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Volume 28
Number 3
Winter 2011-2012
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Wildlife biologists observe harbor seals from a distance in designated wilderness on the Alaska coast. Science Feature
Scientific study and enduring wilderness

By Kevin Hood
Published: 4 Sep 2015 (online)  •  14 Sep 2015 (in print)
1. The purpose of the Wilderness Act and the mandate to preserve wilderness character

2. The role of scientific study in wilderness
3. The restrictive allowance for exceptions
Acknowledgments and references
About the author
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"We must not only protect the wilderness from commercial exploitation. We must also see that we do not ourselves destroy its wilderness character in our own management programs. We must remember always that the essential quality of the wilderness is its wildness."

—Howard Zahniser (1953), principal author and champion of the 1964 Wilderness Act, U.S. Public Law 88-577

Howard Zahniser cautioned that we must not only protect wilderness but also guard against our own manipulative tendencies in administering these wild areas. Even scientific studies that advance our understanding of nature can compromise the integrity of wilderness (fig. 1). For example:

• A nationwide vegetation survey sought to grid the landscape with monument clusters consisting of stakes, nails, metal flashing, and rods and to access remote plots by helicopter (USDA Forest Service 2006).

• Wildlife researchers corralled molting Canada geese in net pens using aircraft, boats, and kayaks, anesthetized the birds, obtained blood and feather samples, and surgically implanted radio transmitters inside the abdomens of some (Hupp et al. 2010).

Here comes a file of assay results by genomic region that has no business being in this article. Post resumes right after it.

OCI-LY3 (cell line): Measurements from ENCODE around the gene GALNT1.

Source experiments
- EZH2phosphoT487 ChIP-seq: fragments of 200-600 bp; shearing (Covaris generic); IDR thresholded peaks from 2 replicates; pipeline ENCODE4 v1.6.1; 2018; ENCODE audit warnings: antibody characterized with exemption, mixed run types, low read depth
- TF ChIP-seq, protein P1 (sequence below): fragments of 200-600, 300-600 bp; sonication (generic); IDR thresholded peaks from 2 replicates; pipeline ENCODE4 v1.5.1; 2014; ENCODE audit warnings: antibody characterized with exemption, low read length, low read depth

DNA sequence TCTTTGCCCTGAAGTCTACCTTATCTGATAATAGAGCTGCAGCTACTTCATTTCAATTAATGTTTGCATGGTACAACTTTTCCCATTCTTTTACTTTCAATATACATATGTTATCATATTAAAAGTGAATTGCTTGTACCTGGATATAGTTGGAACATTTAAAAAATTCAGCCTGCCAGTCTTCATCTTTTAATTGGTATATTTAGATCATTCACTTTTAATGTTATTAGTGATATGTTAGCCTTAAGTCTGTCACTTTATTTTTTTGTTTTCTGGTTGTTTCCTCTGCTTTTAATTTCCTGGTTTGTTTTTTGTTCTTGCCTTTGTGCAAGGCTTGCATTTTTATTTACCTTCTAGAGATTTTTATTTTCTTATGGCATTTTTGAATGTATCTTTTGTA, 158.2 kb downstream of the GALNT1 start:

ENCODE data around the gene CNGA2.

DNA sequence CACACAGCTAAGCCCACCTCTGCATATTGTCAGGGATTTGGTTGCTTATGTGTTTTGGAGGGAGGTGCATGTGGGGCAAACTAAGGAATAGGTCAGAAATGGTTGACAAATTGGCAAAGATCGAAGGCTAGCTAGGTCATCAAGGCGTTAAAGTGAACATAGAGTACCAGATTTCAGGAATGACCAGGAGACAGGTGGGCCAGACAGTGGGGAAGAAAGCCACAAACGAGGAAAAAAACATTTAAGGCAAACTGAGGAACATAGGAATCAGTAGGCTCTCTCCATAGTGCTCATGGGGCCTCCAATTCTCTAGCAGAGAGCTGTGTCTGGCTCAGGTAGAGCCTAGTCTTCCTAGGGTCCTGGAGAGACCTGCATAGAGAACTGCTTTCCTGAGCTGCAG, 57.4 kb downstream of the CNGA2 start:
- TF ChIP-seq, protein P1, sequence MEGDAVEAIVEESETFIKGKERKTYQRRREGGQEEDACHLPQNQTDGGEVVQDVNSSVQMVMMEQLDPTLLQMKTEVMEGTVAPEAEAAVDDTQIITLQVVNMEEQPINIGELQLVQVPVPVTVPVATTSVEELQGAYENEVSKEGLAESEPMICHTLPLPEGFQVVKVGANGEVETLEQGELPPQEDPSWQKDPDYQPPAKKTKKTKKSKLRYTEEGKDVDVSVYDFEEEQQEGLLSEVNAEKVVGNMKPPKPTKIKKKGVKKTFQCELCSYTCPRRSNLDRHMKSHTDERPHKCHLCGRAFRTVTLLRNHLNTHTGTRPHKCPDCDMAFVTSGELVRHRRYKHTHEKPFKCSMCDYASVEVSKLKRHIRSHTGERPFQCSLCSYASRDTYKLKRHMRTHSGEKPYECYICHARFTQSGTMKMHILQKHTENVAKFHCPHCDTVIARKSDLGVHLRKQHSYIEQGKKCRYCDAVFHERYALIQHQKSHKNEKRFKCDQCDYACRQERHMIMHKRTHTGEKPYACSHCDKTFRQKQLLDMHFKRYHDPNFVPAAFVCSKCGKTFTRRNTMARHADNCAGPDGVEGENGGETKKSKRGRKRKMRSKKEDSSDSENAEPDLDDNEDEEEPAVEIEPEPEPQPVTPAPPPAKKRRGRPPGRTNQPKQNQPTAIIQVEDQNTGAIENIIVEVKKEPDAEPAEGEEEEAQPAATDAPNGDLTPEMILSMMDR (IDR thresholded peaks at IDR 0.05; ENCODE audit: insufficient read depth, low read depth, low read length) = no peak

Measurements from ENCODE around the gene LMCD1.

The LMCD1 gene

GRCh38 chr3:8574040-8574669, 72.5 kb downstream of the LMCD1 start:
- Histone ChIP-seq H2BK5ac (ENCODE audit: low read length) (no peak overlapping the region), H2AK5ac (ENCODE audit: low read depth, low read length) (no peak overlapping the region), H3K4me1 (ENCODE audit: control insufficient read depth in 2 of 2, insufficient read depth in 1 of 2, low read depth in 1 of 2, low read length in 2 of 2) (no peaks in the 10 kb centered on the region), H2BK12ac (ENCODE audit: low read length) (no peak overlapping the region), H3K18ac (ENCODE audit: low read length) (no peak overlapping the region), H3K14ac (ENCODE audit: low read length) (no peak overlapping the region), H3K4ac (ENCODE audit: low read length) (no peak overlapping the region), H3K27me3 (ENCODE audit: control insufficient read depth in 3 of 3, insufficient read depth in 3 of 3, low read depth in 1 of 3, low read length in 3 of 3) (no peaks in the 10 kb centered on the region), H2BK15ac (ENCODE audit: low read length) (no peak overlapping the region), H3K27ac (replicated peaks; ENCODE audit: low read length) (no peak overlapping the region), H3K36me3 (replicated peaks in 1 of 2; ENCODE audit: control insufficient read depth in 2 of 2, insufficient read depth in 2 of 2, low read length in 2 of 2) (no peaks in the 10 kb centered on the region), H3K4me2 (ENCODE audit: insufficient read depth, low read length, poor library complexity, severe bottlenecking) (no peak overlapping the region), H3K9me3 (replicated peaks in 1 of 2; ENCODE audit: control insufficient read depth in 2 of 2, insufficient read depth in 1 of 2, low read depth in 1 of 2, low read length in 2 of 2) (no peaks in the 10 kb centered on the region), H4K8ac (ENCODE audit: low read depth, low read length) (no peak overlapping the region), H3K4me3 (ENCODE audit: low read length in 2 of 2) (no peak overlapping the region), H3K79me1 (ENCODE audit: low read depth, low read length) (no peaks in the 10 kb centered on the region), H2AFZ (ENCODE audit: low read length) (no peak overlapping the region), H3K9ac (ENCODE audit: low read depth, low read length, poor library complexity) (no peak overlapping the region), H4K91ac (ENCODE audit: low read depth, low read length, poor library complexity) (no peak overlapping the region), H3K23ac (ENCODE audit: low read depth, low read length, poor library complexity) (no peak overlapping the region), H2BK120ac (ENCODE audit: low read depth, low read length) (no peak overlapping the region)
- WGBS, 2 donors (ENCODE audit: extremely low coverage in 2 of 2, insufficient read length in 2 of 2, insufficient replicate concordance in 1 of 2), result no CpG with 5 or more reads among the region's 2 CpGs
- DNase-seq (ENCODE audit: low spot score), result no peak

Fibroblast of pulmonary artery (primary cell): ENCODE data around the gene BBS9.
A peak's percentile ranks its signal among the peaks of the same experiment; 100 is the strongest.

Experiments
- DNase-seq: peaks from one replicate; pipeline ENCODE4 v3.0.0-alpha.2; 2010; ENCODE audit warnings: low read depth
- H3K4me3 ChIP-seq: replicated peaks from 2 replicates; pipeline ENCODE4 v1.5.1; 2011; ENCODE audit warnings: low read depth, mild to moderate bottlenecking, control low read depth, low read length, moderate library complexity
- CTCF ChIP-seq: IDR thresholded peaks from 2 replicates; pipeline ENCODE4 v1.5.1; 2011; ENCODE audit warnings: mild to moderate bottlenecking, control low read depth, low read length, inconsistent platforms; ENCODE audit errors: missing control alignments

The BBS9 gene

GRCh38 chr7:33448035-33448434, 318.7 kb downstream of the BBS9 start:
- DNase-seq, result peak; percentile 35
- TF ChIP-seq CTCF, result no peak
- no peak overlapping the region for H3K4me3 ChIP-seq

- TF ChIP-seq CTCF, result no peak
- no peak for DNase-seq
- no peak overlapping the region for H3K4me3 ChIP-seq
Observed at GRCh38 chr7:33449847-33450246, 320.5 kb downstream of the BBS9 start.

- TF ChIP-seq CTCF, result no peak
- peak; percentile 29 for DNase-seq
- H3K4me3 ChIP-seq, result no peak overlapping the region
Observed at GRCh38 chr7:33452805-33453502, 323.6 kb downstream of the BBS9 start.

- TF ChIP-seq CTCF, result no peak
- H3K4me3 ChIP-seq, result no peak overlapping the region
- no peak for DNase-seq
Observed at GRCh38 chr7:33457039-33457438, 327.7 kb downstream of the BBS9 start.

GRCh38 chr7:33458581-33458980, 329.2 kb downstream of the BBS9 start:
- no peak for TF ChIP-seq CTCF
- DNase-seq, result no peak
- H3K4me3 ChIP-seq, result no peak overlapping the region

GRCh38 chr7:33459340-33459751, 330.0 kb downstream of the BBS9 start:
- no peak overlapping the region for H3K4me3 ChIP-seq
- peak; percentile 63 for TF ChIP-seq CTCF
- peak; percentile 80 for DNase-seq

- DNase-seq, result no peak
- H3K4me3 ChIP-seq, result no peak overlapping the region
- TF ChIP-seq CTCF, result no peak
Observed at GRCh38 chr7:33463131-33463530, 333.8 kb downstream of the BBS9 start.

• A state agency tranquilized brown bears, extracted tooth and hair samples, and installed temporary radio collars and permanent ear tags (USDA Forest Service 2011).

These studies would expand knowledge of flora, fauna, and natural systems. They would be conducted by professionals with strong connections to their subject matter. Yet each was to occur in wilderness, where monumentation, installations, helicopters, and manipulation of wildlife are normally prohibited by the Wilderness Act.

Wilderness managers and scientists need to find a common approach whereby scientific activities adhere to Wilderness Act standards (fig. 2 ) (Six et al. 2000; Bayless 1999; Eichelberger and Sattler 1994). Commendable efforts have been made toward this goal, notably, A Framework to Evaluate Proposals for Scientific Activities in Wilderness (Landres et al. 2010) and Wilderness Research in Alaska’s National Parks (National Park Service n.d.). This article examines three fundamental aspects of the Wilderness Act whereby increased understanding may help wilderness managers and scientists improve collaboration.

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This page updated:  6 February 2012

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From the Guest Editor(s)
A Wilderness Celebration
At Your Service
Masthead Information
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Using the “Keeping It Wild” framework to develop a wilderness character monitoring protocol for the Otis Pike Fire Island High Dune Wilderness
Lessons learned: Merging process elements to address wilderness character and user capacity
A database application for wilderness character monitoring
Fires in wilderness in the national parks
Transboundary cooperation to achieve wilderness protection and large landscape conservation
Integrating cultural resources and wilderness character
Climate change: Wilderness’s greatest challenge
Climate change threatens wilderness integrity
The science of trail surveys
Wilderness visitor experiences
  Scientific study and enduring wilderness
The hidden consequences of fire suppression
Using acoustical data to manage for solitude in wilderness areas
Creating exploratory maps for wilderness impact surveys: Applications in campsite searches
Spiritual outcomes of wilderness experience
Remote sensing of heritage resources for research and management
Managing overnight stock use at Yosemite National Park
Economic impacts of search-and-rescue operations on wilderness management in the national parks
Through the looking glass: What value will we see in wilderness in 2064?
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